Entrances to Holiness
This week’s Dvar Torah on Parashat Kedoshim is written by Rabbi Judith L. Siegal, Senior Rabbi of of Temple Judea in Coral Gables. Rabbi Siegal has been teaching Melton at Temple Judea for the past 5 years. Learn more about Melton classes at Caje-Miami.org/adults to learn more.
We have come to the exact center of the Torah in our weekly readings, and quite literally, if one rolls the scroll to its center, one finds the Parashat Kedoshim, meaning holiness.
In this parsha is found a compendium of paths to holiness, including revering mother and father, Shabbat, making sacrifices, the rights of the poor, fair courts of law, handling anger, maintaining distinct categories, what we do with our bodies, respect for elders, fair commerce practices and so much more.
It is a part of what is called the Holiness Code (Levitics 17-26), and it is a guide for how we are to act in great detail to live a holy life and be considered holy as God says to begin this parsha: “You shall be holy, for I, your God am holy.”
So, what does it mean to be holy and what is the best way to do so?
We are taught by Rabbi Lawrence Kushner in his book Eyes Remade for Wonder that entrances to holiness are everywhere. We each find them in our own way.
Many Jews find their sense of holiness through worship, sitting in the sanctuary and davening. Some find a sense of holiness by being a part of a caring community or doing acts of chesed/ loving-kindness, visiting the sick, comforting the mourner. Others find their way to holiness through learning, studying Torah, Talmud, and taking Melton courses, teaching religious school or preschool. And some Jews find a connection through social action, doing Tikkun Olam. Some Jews find a Jewish connection in their homes, reading Jewish books, admiring Jewish art. And some find a Jewish connection through Israel, summer camp, organizational work, Jewish philanthropy, or a myriad of different possibilities.
And all are created equal. No one has a claim on being “more Jewish” than another and no one can claim being a “better Jew” or “holier than thou.” We all have equal access when it comes to our Judaism. We all can find meaning and holiness through our own ways of connecting to Judaism.
Several Hassidic commentators see a hint of how Jews must seek to understand their own, unique purpose in life:
Every Jew must know that s/he is unique in the world, and there was never anyone exactly like him/her- if there were someone like him/her (before), there would have been no need for you to come into the world. Every single person is someone new in the world, and it is his/her duty to improve all her ways, until all of Israel have attained perfection. (Beit Aharon, quoted in Itturei Torah.)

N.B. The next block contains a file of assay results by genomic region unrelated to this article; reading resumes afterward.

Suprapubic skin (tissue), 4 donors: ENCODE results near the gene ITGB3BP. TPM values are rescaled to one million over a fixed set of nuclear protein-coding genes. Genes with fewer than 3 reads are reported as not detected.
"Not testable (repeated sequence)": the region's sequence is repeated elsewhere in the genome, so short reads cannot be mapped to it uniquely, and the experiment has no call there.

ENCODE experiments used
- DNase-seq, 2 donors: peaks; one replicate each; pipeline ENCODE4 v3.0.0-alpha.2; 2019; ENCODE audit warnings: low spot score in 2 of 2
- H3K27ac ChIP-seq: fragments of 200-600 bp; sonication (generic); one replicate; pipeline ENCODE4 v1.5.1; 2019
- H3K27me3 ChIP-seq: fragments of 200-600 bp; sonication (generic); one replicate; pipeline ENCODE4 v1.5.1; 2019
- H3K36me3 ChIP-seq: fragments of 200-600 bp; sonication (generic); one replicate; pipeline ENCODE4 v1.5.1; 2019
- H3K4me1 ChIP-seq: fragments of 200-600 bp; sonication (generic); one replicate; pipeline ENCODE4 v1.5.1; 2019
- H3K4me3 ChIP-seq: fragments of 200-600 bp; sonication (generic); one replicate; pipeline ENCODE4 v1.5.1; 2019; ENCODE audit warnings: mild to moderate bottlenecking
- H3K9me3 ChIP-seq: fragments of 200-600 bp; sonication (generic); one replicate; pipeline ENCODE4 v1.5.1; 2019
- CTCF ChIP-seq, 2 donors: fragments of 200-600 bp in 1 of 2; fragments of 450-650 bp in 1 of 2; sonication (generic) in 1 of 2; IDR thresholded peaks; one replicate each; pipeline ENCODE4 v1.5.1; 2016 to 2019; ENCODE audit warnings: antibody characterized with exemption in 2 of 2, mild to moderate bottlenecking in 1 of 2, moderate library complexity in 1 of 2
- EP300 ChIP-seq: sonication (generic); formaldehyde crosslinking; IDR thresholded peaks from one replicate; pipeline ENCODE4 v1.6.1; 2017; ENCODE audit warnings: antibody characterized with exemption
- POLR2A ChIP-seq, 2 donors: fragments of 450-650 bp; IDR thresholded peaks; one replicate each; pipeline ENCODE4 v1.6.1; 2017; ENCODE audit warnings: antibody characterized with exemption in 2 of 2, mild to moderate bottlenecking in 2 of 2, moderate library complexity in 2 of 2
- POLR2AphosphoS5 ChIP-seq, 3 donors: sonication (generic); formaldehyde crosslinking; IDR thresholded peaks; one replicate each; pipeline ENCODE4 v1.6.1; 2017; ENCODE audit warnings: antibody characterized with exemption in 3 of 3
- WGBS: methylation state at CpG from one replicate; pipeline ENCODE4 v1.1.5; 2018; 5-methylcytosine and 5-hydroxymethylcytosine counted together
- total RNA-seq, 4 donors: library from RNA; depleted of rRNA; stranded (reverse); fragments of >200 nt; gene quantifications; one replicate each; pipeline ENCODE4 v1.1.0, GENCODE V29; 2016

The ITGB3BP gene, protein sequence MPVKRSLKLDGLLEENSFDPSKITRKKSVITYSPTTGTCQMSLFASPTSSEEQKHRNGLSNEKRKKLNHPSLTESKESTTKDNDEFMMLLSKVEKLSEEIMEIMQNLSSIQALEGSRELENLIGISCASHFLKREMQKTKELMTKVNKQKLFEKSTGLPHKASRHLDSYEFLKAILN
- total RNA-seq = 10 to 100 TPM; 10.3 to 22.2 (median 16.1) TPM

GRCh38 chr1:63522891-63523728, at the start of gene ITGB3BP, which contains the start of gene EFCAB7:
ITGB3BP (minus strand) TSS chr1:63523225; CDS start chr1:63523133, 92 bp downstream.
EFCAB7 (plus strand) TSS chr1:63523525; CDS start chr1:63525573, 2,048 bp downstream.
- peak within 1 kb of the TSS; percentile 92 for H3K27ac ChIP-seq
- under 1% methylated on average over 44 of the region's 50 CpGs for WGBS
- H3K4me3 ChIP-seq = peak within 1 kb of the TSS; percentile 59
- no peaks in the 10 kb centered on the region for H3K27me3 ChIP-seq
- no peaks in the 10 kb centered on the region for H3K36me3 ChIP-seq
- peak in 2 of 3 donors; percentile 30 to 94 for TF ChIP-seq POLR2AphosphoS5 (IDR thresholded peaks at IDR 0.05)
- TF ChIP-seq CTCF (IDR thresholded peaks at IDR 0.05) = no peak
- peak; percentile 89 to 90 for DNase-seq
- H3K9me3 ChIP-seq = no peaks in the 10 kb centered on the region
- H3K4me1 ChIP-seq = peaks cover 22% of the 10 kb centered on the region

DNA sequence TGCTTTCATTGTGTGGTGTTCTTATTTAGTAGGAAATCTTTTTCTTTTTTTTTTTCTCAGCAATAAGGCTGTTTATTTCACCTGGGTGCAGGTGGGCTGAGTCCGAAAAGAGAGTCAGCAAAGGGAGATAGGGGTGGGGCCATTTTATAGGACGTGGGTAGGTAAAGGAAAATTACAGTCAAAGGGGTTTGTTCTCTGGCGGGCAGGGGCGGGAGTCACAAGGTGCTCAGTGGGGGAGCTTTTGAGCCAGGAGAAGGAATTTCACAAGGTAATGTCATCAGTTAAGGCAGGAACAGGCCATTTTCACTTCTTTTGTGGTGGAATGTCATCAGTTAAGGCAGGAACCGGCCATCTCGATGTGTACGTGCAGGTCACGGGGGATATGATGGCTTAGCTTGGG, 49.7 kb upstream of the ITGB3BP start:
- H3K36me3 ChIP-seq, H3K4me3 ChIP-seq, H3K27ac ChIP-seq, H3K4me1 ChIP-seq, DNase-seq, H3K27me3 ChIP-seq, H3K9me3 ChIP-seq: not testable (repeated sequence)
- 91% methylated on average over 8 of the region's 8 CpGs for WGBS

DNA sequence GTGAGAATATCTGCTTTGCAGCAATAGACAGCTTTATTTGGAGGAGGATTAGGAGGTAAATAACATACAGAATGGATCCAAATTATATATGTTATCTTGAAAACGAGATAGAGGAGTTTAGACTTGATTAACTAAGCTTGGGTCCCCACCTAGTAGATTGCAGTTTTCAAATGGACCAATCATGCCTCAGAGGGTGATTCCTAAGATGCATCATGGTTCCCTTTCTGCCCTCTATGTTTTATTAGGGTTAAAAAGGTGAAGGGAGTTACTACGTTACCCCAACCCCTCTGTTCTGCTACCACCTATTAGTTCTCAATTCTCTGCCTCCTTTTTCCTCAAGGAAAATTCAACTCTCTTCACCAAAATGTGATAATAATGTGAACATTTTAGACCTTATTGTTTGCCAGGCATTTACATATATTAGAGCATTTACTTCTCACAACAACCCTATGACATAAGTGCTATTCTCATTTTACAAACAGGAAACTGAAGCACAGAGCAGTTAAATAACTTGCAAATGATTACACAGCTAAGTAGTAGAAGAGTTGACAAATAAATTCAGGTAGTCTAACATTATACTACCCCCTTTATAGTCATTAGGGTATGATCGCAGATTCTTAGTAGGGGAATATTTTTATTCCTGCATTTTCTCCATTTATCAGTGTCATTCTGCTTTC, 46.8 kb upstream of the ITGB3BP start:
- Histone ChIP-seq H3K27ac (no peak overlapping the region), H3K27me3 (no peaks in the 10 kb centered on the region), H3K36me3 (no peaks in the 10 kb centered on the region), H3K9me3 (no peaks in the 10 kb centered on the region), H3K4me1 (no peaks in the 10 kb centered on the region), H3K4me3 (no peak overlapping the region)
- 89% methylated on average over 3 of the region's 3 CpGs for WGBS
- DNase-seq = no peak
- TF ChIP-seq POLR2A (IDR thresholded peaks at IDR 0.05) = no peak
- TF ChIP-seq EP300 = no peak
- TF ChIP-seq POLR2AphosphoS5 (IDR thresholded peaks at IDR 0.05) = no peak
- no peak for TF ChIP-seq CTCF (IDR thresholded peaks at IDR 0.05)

This commentator seems to be exploring the tension between each person finding his or her own personal path into a holy life and also being grouped into a larger social unit. This is a fundamental tension in contemporary Judaism: each of us must develop our own, personal journey of Jewish spirituality, and yet we are not alone in doing so.
We are inheritors of a larger Jewish tradition, with all of its teachings and customs and different interpretations. There's no such thing as a Jew who just makes up a brand new Judaism for themselves, but rather we always exist as individuals in a creative, covenantal relationship with the larger Jewish community.
Not only does the individual have to find their own path to holiness within the larger Jewish tradition, but we must also recognize that the Jewish community is not complete unless people are finding their own, comfortable place within it. Judaism is not "one size fits all!" One person may become zealously observant of ritual practices; another person may devote all her energy to Judaism's vision of social justice; a third may find that studying sacred texts is the proper entryway for holiness in living Judaism.
It is only when each person finds their own personal mission within the broader Jewish framework, that the Jewish people as a whole can find its "perfection," or ultimate potential.
Rabbi Lawrence Kushner, teaches that there is no such thing as coincidence--that we are surrounded by "invisible lines of connection," that God is the ocean and we are the waves.
Human beings are the hands of God; each of us, he said, has a "Torah" of our own, a unique teaching that we convey to others by our words and our actions. In this way, our very lives can become a blessing and a teaching.
Mishkan T'filah, the Reform Movement’s Siddur, reflects this important teaching about where we each find our own connection to the community, to God, to holiness:
Entrances to holiness are everywhere.
The possibility of ascent is all the time.
Even at unlikely times and through unlikely places.
There is no place on earth without the Presence.
 Adapted from a Dvar Torah by Rabbi Neal Joseph Loevinger